Follow Us

Log in


Tips to Burn Clean

How to stay warm with affordable wood heat and minimize your impact on the environment

Approximately 10 million wood stoves are currently in use in the United States, and 65 percent of them are older, inefficient, conventional stoves. Just 20 old, non-EPA certified wood stoves can emit more than 1 ton of fine particle pollution (PM2.5) into your area during the cold months of the year. 

Smoke from wood-burning stoves and fireplaces contain a mixture of harmful gases and small particles. Breathing these small particles can cause asthma attacks and severe bronchitis, aggravate heart and lung disease, and may increase the likelihood of respiratory illnesses. 

EPA Burn Wise offers the following tools to encourage best burn tips and to help improve the air and health of your community. To help reduce wood smoke in your area, share these tools with local media, partners and others to promote on social media, websites and newsletters.

Burnwise News Article:

Fire and Health Safety Fast Facts:

Four Easy Steps InfoGraphic:

Asthma Video PSA:

Additional Health Resources and Tools: 

More Video and Radio PSAs:


Adhere to Public Alerts about Air Quality

Burning wood on days with stagnant air can be harmful to your health.  Many cities, counties and air quality districts have rules about using uncertified woodstoves during these air inversions.

Sign up for This service for the Portland Metro, Oregon, and SW WA areas. The service will inform you about urgent news related to air quality and many other issues such as weather, traffic and other emergency situations.


Obey Laws Related to Buying and Selling Used Wood stoves

In Oregon, it is illegal to reinistall an uncertified wood stove once it has been removed. Removal could result from installing a new stove, or if required to do so when a home is sold. See Oregon Heat Smart Law.

Examples of illegal activity include:

Selling uncertified stoves on Craigslist or classified ads.
Selling used uncertified stoves at garage sales and second hand stores.
Selling non compliant stoves (those that are not EPA Certified) for permanent intallation in homes or dwellings.

If you as a conumer or fireplace retialers notice an obvious violation, report it directly to the Oregon Deprtment of Environmental Quality. Reselling uncertified stoves or non compliant stoves can be a finable offense.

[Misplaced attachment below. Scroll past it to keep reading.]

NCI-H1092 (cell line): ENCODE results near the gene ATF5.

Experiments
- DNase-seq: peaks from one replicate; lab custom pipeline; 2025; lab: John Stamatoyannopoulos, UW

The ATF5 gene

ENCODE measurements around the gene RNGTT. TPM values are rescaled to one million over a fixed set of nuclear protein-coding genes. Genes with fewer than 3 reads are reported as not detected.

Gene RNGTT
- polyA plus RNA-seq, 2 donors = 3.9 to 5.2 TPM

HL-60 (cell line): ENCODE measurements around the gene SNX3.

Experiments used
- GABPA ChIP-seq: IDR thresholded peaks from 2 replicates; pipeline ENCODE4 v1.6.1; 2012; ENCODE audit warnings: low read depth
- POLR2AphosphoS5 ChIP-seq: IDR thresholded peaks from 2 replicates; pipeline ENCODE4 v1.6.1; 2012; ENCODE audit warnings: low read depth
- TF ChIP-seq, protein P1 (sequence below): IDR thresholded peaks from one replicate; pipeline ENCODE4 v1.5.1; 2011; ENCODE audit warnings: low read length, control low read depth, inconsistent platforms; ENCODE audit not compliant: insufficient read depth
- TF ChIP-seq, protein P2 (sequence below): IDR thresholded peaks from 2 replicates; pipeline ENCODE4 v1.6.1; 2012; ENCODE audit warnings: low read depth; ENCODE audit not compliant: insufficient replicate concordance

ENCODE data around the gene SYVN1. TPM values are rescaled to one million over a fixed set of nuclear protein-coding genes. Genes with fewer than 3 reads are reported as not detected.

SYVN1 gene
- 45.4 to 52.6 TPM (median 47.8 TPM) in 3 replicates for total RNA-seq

An online complaint form allows the individual filing the complaint to remain anonymous. For online complaints:

Phone complaints: 1-888-997-7888

Service Your Wood Stove

Have your fireplace inspected and cleaned annually by a National Chimney Sweep Guild Certified chimney sweep. A dirty fireplace can cause chimney fires or contribute to air pollution. Your local NCSG-certified chimney sweep will diagnose your fireplace and recommend what it needs in order to burn cleanly and safely.

Choose the Right Fuel

When it comes to wood heat, all wood is not aloike. In general, hardwood firewood (oak, madrone, hickory, ash, etc.) burns cleaner than softwood firewood (fir, pine, cedar, etc.). Independent tests (conducted by Shelton Research Labs, Santa Fe, NM) have proven that manufactured firelogs burn much cleaner than firewood.

Use seasoned wood, wood with a moisture content of less than 20 percent, burns much cleaner than green (high moisture content) wood. Check with your Choose dry, well-seasoned wood for the best firescordwood supplier to make sure that the wood you purchase is seasoned.

Article on the best wood for fires:

Curry County Reporter, Feb 3, 2015 Choose dry, well-seasoned wood for the best fires

NEVER burn wet wood. treated wood, railroad ties, garbage, or large amounts of paper or cardboard.

Burn Smart

Good fireplace habits can decrease fuel consumption in the home while maintaining the same level of warmth. Make sure the fire gets enough air to burn properly. Close the damper when the fire is out to keep warm room air inside.

Minimize creosote buildup which causes chimney fires. Creosote is the black tarry or flaky substance formed in chimneys during the wood burning process. While firewood leaves flammable creosote and carbon deposits on chimney wells, tests show firelogs leave significantly less creosote accumulation than wood.

Make a fire that fits your fireplace. A fire that's too large or too hot not only wastes fuel, it can crack your chimney.

Keep your fireplace in good working condition. If you notice any cracks in the chimney, and any loose mortar or brick, have your chimney repaired. Have the chimney liner inspected for cracking or deterioration.

Read and follow the label when using firelogs. Use one firelog at a time, starting it with a fireplace at room temperature. Don't poke or break manufactured logs. This will cause them to crack apart, releasing their energy at a high rate and resulting in a shorter burn time. Firelogs perform best when burned on a supporting fireplace grate with a maximum of three to four inches of space between support bars.

If your fireplace is equipped with glass doors, leave them open while burning a firelog to allow proper draught and cleaner burning. Once you're sure the fire is extinguished, close the damper and glass doors to retain warm air inside the house.

Stack Firewood like a Pro

Check out these TIPS 




Powered by Wild Apricot Membership Software